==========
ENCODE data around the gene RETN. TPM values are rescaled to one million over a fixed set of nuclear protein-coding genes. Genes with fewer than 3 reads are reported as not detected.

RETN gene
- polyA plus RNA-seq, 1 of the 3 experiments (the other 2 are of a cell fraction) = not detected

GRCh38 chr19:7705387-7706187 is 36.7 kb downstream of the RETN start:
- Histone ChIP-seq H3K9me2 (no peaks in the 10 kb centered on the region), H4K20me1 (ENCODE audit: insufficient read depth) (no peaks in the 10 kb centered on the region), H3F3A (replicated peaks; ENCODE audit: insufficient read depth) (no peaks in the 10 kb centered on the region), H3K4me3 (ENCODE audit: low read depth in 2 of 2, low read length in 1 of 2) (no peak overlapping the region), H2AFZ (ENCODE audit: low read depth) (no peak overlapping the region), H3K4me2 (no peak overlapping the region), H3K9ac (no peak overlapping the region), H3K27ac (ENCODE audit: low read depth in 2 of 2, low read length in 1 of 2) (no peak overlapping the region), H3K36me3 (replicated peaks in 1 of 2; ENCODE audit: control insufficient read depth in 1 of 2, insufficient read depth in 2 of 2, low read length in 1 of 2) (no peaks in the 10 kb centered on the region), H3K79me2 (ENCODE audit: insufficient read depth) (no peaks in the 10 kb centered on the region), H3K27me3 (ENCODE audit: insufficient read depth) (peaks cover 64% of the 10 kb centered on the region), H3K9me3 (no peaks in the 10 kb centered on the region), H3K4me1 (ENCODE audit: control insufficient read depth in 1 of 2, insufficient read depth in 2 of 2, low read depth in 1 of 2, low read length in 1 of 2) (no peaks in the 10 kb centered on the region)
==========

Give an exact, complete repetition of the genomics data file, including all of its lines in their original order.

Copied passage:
ENCODE data around the gene RETN. TPM values are rescaled to one million over a fixed set of nuclear protein-coding genes. Genes with fewer than 3 reads are reported as not detected.

RETN gene
- polyA plus RNA-seq, 1 of the 3 experiments (the other 2 are of a cell fraction) = not detected

GRCh38 chr19:7705387-7706187 is 36.7 kb downstream of the RETN start:
- Histone ChIP-seq H3K9me2 (no peaks in the 10 kb centered on the region), H4K20me1 (ENCODE audit: insufficient read depth) (no peaks in the 10 kb centered on the region), H3F3A (replicated peaks; ENCODE audit: insufficient read depth) (no peaks in the 10 kb centered on the region), H3K4me3 (ENCODE audit: low read depth in 2 of 2, low read length in 1 of 2) (no peak overlapping the region), H2AFZ (ENCODE audit: low read depth) (no peak overlapping the region), H3K4me2 (no peak overlapping the region), H3K9ac (no peak overlapping the region), H3K27ac (ENCODE audit: low read depth in 2 of 2, low read length in 1 of 2) (no peak overlapping the region), H3K36me3 (replicated peaks in 1 of 2; ENCODE audit: control insufficient read depth in 1 of 2, insufficient read depth in 2 of 2, low read length in 1 of 2) (no peaks in the 10 kb centered on the region), H3K79me2 (ENCODE audit: insufficient read depth) (no peaks in the 10 kb centered on the region), H3K27me3 (ENCODE audit: insufficient read depth) (peaks cover 64% of the 10 kb centered on the region), H3K9me3 (no peaks in the 10 kb centered on the region), H3K4me1 (ENCODE audit: control insufficient read depth in 1 of 2, insufficient read depth in 2 of 2, low read depth in 1 of 2, low read length in 1 of 2) (no peaks in the 10 kb centered on the region)